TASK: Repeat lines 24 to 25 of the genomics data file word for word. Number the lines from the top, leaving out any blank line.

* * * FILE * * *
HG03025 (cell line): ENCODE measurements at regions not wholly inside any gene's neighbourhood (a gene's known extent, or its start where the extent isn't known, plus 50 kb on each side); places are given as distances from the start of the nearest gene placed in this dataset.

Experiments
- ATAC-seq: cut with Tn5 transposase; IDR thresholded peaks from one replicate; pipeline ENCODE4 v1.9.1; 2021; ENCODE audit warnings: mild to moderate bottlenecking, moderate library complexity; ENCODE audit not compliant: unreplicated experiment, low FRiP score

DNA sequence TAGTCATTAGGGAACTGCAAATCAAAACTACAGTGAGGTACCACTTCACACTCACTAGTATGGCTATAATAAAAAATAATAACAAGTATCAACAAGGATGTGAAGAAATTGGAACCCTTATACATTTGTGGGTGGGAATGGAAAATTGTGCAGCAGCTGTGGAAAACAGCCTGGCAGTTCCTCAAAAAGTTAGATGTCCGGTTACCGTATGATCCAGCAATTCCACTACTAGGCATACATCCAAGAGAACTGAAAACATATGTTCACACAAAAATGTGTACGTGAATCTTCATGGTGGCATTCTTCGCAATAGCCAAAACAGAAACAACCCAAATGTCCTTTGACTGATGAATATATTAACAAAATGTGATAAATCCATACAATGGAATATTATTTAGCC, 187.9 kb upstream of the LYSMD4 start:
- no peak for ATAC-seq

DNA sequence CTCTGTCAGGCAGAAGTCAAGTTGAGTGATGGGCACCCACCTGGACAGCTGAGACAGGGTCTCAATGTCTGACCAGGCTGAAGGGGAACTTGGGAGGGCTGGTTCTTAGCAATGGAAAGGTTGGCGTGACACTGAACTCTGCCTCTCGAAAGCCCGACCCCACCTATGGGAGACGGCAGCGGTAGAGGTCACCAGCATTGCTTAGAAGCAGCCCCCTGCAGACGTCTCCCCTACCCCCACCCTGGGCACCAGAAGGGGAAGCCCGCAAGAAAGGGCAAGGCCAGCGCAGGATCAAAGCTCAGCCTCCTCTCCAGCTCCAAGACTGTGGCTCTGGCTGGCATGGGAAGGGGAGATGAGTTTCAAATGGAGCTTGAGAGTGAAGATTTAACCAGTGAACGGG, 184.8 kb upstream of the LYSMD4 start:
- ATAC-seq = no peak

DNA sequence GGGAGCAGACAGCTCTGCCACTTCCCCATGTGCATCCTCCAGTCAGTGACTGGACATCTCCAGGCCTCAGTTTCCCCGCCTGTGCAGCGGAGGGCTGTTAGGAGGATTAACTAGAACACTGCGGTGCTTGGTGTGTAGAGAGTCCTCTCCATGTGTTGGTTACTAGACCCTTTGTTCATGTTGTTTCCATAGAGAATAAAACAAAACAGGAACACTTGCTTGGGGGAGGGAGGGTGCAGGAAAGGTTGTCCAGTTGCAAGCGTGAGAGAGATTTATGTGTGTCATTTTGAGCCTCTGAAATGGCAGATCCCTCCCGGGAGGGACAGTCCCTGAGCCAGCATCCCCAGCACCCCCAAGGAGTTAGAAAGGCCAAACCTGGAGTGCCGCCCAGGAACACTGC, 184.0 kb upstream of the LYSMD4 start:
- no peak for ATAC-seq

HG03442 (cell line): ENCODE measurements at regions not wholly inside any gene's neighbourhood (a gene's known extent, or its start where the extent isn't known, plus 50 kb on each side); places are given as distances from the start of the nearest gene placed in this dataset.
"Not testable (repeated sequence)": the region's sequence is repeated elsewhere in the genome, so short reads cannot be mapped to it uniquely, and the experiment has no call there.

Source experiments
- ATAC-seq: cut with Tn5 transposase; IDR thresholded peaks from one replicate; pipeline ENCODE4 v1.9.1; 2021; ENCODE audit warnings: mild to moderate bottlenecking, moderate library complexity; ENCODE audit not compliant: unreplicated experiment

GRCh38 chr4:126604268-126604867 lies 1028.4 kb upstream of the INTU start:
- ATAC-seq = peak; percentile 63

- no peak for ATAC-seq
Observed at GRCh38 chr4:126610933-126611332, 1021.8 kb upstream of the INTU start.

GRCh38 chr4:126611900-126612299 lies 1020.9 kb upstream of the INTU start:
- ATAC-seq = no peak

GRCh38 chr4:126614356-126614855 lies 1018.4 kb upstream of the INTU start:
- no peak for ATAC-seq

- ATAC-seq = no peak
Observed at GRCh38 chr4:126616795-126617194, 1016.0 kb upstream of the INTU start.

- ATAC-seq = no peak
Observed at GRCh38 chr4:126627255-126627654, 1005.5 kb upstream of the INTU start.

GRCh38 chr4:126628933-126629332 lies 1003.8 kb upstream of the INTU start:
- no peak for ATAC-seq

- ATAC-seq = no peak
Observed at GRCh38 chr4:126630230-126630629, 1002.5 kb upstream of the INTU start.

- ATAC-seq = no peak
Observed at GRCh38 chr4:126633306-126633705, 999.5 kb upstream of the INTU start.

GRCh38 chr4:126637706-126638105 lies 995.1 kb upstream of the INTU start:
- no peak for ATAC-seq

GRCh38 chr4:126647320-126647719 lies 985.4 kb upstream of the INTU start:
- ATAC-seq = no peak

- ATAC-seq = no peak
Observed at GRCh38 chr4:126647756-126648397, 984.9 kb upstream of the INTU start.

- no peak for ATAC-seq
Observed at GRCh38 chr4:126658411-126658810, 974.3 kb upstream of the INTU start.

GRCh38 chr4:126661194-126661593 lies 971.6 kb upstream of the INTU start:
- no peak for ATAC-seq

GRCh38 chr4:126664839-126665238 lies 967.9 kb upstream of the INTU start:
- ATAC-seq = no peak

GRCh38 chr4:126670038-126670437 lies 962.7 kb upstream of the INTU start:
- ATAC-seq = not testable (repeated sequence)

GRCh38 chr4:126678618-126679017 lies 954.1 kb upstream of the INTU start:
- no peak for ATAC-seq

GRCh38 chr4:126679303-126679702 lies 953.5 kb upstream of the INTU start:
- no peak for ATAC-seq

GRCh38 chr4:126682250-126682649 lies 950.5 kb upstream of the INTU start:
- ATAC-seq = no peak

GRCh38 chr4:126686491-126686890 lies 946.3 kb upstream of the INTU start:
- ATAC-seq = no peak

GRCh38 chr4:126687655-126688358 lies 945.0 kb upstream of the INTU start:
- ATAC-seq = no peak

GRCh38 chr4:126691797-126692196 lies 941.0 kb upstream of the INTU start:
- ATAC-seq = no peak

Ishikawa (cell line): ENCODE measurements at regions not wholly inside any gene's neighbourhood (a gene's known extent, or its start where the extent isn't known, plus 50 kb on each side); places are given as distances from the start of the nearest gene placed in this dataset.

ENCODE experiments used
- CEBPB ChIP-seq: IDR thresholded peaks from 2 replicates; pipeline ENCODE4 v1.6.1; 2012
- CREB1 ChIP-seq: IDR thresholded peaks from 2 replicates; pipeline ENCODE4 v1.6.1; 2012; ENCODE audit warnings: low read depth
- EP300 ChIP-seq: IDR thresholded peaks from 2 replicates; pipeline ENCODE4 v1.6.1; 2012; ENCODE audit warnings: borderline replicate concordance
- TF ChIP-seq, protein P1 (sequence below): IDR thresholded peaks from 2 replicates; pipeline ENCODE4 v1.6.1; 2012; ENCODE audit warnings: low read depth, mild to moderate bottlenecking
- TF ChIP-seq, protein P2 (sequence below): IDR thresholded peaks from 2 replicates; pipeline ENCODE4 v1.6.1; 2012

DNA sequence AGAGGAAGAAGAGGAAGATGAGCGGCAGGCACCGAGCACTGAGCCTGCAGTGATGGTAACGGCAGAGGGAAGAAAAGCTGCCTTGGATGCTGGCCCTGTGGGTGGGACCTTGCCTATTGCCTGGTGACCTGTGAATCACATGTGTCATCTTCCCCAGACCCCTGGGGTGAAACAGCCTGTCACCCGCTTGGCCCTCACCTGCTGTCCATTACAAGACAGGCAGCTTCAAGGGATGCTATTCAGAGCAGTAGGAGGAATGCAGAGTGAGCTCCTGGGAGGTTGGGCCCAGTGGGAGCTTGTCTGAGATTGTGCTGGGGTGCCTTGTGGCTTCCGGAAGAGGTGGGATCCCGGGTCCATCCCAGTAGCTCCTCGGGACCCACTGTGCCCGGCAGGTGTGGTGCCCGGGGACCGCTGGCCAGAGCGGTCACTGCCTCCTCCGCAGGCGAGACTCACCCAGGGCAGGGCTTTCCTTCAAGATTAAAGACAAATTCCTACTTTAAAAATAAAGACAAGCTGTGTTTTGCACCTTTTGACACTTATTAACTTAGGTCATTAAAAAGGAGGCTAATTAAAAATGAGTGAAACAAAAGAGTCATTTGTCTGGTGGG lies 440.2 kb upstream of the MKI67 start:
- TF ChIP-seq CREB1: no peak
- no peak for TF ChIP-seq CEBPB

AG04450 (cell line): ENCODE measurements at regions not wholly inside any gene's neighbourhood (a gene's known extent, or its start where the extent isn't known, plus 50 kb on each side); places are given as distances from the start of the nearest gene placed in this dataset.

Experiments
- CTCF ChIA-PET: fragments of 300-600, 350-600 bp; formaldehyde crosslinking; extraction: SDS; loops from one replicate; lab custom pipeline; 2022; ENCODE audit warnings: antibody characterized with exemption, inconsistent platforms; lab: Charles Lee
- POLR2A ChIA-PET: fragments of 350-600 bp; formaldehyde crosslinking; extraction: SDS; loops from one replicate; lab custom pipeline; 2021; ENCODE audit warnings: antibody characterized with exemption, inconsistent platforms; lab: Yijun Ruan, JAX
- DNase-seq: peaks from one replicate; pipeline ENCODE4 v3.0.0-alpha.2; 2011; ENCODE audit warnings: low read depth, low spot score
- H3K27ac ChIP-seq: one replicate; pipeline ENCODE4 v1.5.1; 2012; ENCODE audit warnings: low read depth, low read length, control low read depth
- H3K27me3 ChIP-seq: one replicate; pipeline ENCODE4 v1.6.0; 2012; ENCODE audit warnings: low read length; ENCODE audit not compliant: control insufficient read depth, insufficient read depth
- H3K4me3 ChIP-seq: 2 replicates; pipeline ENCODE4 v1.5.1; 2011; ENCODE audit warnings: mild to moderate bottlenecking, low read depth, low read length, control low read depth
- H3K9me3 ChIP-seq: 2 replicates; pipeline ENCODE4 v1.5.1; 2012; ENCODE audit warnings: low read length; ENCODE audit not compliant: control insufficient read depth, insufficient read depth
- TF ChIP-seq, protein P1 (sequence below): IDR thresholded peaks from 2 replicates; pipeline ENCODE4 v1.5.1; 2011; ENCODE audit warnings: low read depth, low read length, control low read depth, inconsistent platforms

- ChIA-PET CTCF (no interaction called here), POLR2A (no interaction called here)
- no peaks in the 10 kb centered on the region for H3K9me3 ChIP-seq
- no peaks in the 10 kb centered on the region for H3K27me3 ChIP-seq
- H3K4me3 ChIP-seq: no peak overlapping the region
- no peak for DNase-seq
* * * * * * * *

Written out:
- ATAC-seq = no peak
Observed at GRCh38 chr4:126627255-126627654, 1005.5 kb upstream of the INTU start.